Tuesday, September 20, 2011

Asses in the air



This weekend (1st image)
A specially-outfitted cargo plane was chartered by the Humane Society of the United States to bring 120 donkeys 2,500 miles from Waikoloa, Hawaii, to Peaceful Valley Donkey Rescue in Tehachapi, California. The animals were accompanied on the flight by Mark and Amy Meyers, who run the mainland sanctuary, and Big Island veterinarian Dr. Brady Bergin (see video here).

20th c.-21st c. (2nd image)
The rescue of the donkeys was necessary because the once-thriving feral herd is in danger. Their numbers have increased without check and will soon deplete scarce resources, resulting in starvation or dehydration. Increased development (hotels and golf courses) and severe drought conditions has brought the donkeys into conflict with the human inhabitants. On their way down from the mountains to lick salt off the sea rocks, they began eating landscaping, breaking fences, and foraging close to roads, which caused some to be hit by cars. The airlift reduces the number of at-risk Hawaiian donkeys to about 200.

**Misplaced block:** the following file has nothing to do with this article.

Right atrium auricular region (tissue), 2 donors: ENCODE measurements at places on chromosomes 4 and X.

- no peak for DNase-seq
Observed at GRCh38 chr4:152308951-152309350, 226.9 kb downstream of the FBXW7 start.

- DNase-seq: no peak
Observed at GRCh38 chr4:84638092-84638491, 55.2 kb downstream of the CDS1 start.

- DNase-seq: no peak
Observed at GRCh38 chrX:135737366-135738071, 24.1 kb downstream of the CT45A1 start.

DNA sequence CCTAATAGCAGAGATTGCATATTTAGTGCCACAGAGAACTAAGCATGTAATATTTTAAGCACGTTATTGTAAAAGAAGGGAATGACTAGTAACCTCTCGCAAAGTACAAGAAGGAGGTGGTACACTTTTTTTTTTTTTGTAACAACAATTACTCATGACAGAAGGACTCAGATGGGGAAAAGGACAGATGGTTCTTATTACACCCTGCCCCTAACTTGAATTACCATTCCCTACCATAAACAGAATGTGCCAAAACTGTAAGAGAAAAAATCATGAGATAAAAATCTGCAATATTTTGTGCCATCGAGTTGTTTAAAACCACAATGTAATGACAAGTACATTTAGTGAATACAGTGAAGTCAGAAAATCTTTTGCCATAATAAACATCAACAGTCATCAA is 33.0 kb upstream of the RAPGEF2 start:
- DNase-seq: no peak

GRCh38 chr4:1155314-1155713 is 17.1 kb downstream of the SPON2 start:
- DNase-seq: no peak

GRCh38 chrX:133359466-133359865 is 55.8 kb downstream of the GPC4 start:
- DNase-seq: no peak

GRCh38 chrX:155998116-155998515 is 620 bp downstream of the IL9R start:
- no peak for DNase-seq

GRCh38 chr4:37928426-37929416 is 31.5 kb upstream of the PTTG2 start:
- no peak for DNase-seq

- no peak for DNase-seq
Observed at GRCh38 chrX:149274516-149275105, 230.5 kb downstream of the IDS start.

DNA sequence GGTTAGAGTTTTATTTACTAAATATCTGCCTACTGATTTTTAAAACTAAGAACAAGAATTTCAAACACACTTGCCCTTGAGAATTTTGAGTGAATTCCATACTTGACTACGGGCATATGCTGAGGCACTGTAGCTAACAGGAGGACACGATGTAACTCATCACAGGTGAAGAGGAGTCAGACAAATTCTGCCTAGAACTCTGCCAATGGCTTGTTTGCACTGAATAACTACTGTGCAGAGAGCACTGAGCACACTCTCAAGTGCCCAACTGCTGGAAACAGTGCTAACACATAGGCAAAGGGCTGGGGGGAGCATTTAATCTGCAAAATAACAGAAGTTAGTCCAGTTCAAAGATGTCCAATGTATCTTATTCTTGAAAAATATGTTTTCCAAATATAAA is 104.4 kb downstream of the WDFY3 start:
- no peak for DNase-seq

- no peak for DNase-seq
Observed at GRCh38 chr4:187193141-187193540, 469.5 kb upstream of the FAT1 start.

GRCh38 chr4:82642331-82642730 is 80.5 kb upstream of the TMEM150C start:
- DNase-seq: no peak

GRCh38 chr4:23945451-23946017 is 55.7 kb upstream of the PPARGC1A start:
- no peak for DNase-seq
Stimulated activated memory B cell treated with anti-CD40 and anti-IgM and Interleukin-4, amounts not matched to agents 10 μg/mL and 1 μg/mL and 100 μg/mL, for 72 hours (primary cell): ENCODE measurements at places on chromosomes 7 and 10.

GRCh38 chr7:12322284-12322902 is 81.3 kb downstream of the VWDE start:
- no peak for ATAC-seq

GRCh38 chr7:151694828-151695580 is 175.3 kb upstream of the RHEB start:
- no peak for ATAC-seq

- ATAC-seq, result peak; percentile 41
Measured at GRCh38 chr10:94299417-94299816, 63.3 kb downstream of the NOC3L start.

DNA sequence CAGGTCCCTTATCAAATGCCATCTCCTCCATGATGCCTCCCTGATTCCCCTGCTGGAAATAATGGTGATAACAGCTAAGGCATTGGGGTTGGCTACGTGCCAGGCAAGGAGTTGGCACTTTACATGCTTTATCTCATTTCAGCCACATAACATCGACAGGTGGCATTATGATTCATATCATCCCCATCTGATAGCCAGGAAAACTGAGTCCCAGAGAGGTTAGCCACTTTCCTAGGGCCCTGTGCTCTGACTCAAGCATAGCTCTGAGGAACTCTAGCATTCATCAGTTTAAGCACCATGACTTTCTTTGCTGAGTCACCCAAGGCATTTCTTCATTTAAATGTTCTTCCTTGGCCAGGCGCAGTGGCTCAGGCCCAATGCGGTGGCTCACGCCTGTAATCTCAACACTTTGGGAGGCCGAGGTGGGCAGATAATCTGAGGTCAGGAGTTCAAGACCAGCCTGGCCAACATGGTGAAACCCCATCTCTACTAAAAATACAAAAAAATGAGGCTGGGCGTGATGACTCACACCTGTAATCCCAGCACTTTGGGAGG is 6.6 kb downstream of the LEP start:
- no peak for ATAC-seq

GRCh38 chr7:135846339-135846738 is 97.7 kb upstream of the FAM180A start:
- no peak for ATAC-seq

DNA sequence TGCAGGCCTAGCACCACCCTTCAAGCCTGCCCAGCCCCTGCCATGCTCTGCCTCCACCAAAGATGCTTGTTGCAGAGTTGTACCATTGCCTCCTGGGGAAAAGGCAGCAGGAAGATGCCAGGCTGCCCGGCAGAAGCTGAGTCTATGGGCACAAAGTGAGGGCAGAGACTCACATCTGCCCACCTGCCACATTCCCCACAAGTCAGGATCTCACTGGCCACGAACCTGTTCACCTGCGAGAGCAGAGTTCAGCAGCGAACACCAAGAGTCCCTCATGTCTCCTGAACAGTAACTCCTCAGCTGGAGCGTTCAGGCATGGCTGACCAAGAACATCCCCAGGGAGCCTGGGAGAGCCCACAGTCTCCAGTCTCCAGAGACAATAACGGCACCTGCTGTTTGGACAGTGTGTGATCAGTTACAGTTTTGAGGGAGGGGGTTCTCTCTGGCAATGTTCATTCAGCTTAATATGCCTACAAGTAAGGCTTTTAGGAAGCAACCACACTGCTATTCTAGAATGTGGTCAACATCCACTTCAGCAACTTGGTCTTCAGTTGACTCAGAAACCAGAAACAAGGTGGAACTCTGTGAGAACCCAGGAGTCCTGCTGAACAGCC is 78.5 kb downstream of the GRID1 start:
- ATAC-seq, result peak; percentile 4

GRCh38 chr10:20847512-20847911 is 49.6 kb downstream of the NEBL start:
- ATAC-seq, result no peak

19th-20th c. (3rd image)
The feral donkeys are descendants of those brought to the Hawaiian Islands in the early 1800s by the British to work on the coffee plantations. The strong and sure-footed animals were used to carry bags of beans from mountain farms to coastal ports. "Without burros, the Kona coffee industry would have been limited to the lower altitudes. Only on the higher elevations does the unique combination of soils and temperatures exist that gives Kona coffee its signature flavor." With increased mechanization - and the surplus of jeeps available after World War II - the donkeys were no longer necessary. Farmers released them onto the lava flows, where they thrived and multiplied to their current unsustainable numbers. At night the social animals would grow lonely and bray to one another, "filling the Hawaiian night air with a cacophony of song" and giving them their nickname: the Mālama Waikoloa Nightingales.

"When donkeys show the tenacity that kept them alive in the wild, people call them stubborn. But if you think about it, being 'stubborn' is not always a bad thing," says rescuer Mark, who doesn't like the stereotype of donkeys as dumb and recalcitrant. Word is they make very good pets.

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